This symposium will offer participants the chance to hear about and discuss recently developed practice in training actors with specific learning differences (SpLDs) – dyslexia and dyspraxia.
Presenters from a range of actor training institutions will share research and good practice, which aims to develop inclusive teaching strategies and successful learning outcomes for neurodiverse students. The presentations will discuss research and practice that draws on, neuroscience, psychology and practice based pedagogy and offers practical solutions to incorporate into acting, voice/text and movement classes. Presentations will be followed by a panel discussion chaired by Dr Sylvan Baker.
With Colin Farquharson and Tanya Zybutz.
Exploring how the ‘narrative brain’ and ‘sensory brain’ modes affect the neuro-diverse actor’s experience and understanding of the actor’s craft.
In this session we will follow Hamlet’s advice to the players by looking at the Six Directions in Space as a tool to help students translate their performance by, “Suit(ing) the action to the word, the word to the action.”
With Daron Oram
This presentation offers a set of guiding principles for the training of actors with Specific Learning Differences (SpLDs) dyslexia and dyspraxia. This work is the result of a two-year case study of student actors on the BA Acting - Collaborative and Devised Theatre Course (Acting CDT) at the Royal Central School of Speech and Drama (RCSSD). This study focuses on the core psycho-physical training in voice, movement and acting, which takes place alongside and prior to work on text.
With Dr. Petronilla Whitfield
How might actor-trainers meet the needs of student-actors with dyslexia, especially when interacting with Shakespeare’s text? As a teacher of Voice and Acting, I regularly encounter acting students with dyslexia who experience difficulties working within the confines of traditional teaching methods when engaging with the written text. For those with dyslexia, Shakespeare’s writing contributes additional challenges, with idiosyncrasies of word-use and mixed significations of meanings. In this presentation, I will give an overview of my (concluded) PhD research investigation into some dyslexic acting students’ rationale for devising visual constructs as parallel text and I will offer some ideas for practical teaching strategies, which can by-pass the blocks caused by dyslexia. Finally, I will question where the educator’s role as the enabler, in promoting a sense of self-autonomy in their students, might diverge from the role of the vocational trainer for the professional world.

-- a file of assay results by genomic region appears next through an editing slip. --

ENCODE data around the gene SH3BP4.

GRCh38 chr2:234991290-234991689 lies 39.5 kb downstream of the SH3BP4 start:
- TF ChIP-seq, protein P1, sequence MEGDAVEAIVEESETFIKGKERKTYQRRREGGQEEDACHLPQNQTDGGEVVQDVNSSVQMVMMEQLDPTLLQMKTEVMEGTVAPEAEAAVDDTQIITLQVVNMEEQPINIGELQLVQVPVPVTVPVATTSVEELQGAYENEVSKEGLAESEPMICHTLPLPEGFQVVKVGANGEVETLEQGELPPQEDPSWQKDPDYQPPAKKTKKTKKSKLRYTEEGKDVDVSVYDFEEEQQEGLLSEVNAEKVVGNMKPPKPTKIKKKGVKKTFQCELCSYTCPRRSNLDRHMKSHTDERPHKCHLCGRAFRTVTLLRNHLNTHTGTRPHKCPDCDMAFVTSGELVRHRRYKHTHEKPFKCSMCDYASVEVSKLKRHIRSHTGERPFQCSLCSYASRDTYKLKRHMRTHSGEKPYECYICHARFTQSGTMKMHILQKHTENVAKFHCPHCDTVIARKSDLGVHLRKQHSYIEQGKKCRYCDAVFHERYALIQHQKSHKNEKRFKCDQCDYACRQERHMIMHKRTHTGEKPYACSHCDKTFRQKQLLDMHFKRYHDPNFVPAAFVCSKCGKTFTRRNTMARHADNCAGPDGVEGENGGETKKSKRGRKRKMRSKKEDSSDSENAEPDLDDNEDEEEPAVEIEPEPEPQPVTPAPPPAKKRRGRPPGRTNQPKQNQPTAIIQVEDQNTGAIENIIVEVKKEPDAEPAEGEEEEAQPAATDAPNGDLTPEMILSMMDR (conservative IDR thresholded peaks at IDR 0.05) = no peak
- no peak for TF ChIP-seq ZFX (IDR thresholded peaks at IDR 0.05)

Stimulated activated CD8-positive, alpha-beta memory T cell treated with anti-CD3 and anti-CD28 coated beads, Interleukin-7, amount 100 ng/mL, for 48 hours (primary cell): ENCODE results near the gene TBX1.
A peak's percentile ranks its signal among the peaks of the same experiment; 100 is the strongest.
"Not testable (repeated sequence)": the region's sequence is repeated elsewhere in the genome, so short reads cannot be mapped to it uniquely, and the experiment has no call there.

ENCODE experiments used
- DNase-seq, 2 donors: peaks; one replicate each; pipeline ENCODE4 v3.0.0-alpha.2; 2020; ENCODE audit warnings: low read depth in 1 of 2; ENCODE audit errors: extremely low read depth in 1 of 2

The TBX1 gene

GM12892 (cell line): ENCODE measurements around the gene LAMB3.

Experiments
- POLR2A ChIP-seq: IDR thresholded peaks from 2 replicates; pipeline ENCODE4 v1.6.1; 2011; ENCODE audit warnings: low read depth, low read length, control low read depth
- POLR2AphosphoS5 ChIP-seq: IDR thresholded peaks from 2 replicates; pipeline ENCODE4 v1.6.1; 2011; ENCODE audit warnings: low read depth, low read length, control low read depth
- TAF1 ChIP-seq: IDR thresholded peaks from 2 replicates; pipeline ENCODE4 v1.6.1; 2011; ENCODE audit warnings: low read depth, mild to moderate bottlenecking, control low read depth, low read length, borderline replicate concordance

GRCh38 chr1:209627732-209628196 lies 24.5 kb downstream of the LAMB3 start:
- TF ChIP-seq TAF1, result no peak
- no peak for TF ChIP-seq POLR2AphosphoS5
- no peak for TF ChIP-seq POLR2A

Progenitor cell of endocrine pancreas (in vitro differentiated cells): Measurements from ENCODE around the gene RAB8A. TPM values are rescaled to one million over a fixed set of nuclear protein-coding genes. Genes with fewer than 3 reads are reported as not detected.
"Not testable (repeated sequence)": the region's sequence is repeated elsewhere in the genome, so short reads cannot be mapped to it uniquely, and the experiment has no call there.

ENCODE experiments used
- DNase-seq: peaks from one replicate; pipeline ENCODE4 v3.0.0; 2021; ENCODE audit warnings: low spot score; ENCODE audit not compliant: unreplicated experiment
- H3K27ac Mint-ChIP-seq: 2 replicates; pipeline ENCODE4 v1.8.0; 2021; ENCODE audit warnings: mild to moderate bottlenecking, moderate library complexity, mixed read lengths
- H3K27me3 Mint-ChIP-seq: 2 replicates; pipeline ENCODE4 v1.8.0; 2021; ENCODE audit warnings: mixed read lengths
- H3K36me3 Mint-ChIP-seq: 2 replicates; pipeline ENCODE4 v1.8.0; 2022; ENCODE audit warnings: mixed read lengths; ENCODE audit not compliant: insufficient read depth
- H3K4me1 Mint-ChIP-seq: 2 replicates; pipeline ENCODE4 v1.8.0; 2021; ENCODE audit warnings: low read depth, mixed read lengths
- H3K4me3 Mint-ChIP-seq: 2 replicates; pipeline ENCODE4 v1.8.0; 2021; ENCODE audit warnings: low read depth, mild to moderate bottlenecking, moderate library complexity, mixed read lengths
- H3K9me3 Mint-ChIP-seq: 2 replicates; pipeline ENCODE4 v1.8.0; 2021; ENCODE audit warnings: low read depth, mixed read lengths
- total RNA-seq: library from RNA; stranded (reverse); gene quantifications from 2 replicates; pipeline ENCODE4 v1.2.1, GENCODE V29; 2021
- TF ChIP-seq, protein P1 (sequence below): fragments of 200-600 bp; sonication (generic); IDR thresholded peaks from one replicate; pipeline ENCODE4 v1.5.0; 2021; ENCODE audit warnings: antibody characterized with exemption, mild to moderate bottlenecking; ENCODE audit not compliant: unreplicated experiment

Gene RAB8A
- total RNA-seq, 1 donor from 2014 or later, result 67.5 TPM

Colin Farquharson first trained and worked as an actor for over 10 years. He worked professionally in both South Africa and the UK before completing his Master’s Degree in Voice at the prestigious Royal Central School of Speech and Drama in 2009. He has worked as a Vocal Coach and Actor Trainer in HE since 2010 and began working with dyspraxic actors around this time. Over the years he has developed a specialist interest in working with dyspraxic actors, and continues to research and innovate practice in this area. Colin has completed a postgraduate certificate in Specific Learning Differences. Currently he runs workshops and sessions for several UK Drama Schools, Shakespeare’s Globe and the Association of Dyslexic Specialists in Higher Education. Colin is also a qualified Franklin Method Practitioner and certified Lessac Practitioner. He continues to research the use of balls and ball therapy in actor training.